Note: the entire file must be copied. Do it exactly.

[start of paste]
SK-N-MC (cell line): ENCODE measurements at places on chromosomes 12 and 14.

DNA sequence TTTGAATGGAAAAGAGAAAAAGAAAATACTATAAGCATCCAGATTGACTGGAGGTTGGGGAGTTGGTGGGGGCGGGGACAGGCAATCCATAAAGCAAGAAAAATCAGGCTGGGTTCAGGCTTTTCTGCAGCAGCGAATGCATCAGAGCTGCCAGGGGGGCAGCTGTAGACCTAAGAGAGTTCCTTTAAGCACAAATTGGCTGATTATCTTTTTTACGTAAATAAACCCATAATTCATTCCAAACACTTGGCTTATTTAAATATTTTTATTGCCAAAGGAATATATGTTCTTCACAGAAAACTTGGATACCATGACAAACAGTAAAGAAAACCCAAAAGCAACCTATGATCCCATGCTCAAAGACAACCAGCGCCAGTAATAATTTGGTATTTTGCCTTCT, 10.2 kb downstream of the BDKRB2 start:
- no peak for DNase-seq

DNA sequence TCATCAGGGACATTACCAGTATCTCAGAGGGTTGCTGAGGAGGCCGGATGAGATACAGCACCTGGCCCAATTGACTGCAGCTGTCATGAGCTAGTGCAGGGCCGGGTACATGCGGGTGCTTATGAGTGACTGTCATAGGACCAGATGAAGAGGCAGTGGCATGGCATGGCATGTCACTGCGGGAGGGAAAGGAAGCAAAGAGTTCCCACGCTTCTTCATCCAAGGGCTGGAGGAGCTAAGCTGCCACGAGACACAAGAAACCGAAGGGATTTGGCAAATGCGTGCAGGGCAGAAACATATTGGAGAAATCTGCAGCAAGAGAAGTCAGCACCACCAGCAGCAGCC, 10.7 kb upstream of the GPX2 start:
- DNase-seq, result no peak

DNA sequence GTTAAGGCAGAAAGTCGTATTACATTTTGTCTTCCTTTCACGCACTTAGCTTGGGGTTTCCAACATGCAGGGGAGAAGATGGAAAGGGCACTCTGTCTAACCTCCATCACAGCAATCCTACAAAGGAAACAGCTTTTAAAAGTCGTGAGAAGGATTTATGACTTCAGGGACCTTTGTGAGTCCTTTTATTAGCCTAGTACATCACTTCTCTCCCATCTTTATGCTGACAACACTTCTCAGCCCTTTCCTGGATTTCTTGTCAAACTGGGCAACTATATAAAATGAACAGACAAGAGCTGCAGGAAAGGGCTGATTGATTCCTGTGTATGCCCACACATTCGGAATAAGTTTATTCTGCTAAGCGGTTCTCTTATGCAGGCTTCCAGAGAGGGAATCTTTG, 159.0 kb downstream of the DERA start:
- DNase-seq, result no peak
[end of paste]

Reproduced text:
SK-N-MC (cell line): ENCODE measurements at places on chromosomes 12 and 14.

DNA sequence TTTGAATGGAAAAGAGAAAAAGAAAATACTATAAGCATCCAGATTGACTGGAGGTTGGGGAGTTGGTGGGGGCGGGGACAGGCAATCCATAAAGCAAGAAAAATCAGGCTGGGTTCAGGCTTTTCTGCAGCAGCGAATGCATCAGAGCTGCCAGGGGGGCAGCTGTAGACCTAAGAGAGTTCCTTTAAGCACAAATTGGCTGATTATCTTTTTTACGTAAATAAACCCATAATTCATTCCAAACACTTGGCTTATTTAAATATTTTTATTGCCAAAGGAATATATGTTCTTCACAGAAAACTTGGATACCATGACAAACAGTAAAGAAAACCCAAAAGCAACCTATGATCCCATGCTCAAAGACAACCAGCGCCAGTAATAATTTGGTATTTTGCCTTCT, 10.2 kb downstream of the BDKRB2 start:
- no peak for DNase-seq

DNA sequence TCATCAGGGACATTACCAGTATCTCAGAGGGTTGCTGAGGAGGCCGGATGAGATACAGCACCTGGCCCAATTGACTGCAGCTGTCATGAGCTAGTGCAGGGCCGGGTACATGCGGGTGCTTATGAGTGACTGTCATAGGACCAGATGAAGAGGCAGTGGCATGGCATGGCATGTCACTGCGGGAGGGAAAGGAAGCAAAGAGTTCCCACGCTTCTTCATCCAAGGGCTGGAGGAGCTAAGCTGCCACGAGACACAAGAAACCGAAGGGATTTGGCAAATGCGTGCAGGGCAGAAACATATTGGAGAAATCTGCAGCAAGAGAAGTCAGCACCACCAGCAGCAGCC, 10.7 kb upstream of the GPX2 start:
- DNase-seq, result no peak

DNA sequence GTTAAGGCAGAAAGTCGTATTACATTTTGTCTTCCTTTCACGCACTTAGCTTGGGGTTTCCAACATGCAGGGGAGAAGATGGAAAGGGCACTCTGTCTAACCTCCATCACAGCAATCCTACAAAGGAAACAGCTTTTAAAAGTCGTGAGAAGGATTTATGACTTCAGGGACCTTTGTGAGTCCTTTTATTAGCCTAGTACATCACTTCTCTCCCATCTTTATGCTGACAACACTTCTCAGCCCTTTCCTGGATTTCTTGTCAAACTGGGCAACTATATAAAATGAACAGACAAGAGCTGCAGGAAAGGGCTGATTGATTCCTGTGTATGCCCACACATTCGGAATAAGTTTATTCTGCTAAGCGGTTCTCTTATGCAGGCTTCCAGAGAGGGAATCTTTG, 159.0 kb downstream of the DERA start:
- DNase-seq, result no peak